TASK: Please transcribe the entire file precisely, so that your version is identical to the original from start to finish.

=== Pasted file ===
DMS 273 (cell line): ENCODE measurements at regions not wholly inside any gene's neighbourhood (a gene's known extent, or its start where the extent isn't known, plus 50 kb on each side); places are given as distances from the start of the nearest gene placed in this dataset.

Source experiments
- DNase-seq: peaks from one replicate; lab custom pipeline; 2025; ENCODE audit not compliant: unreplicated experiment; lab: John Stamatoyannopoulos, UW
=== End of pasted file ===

DMS 273 (cell line): ENCODE measurements at regions not wholly inside any gene's neighbourhood (a gene's known extent, or its start where the extent isn't known, plus 50 kb on each side); places are given as distances from the start of the nearest gene placed in this dataset.

Source experiments
- DNase-seq: peaks from one replicate; lab custom pipeline; 2025; ENCODE audit not compliant: unreplicated experiment; lab: John Stamatoyannopoulos, UW